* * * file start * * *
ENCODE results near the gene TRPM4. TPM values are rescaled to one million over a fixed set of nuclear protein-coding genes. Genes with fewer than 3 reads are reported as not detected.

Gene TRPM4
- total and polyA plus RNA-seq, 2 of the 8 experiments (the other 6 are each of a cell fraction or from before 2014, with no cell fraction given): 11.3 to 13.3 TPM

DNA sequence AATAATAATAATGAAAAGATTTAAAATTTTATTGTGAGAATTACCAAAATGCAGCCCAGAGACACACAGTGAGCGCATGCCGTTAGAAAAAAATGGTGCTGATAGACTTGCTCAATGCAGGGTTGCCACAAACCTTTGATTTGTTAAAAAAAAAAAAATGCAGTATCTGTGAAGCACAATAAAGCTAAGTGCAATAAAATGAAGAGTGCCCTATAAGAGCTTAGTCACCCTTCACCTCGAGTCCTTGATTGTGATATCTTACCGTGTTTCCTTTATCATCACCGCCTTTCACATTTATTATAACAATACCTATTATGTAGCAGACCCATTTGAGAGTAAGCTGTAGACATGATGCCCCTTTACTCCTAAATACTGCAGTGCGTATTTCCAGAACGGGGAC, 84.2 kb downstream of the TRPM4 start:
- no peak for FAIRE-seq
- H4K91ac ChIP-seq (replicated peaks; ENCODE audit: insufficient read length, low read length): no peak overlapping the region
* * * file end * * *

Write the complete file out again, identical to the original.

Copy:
ENCODE results near the gene TRPM4. TPM values are rescaled to one million over a fixed set of nuclear protein-coding genes. Genes with fewer than 3 reads are reported as not detected.

Gene TRPM4
- total and polyA plus RNA-seq, 2 of the 8 experiments (the other 6 are each of a cell fraction or from before 2014, with no cell fraction given): 11.3 to 13.3 TPM

DNA sequence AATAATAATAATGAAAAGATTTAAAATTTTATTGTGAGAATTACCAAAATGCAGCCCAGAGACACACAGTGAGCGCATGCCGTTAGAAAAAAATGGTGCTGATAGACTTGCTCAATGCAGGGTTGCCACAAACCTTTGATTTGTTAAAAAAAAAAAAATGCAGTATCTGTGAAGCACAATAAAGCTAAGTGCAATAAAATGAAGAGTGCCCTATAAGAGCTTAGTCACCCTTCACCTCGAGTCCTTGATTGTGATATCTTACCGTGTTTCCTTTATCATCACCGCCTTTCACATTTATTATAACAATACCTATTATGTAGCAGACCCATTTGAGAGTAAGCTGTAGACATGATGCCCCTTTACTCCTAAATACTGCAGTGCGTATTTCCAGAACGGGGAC, 84.2 kb downstream of the TRPM4 start:
- no peak for FAIRE-seq
- H4K91ac ChIP-seq (replicated peaks; ENCODE audit: insufficient read length, low read length): no peak overlapping the region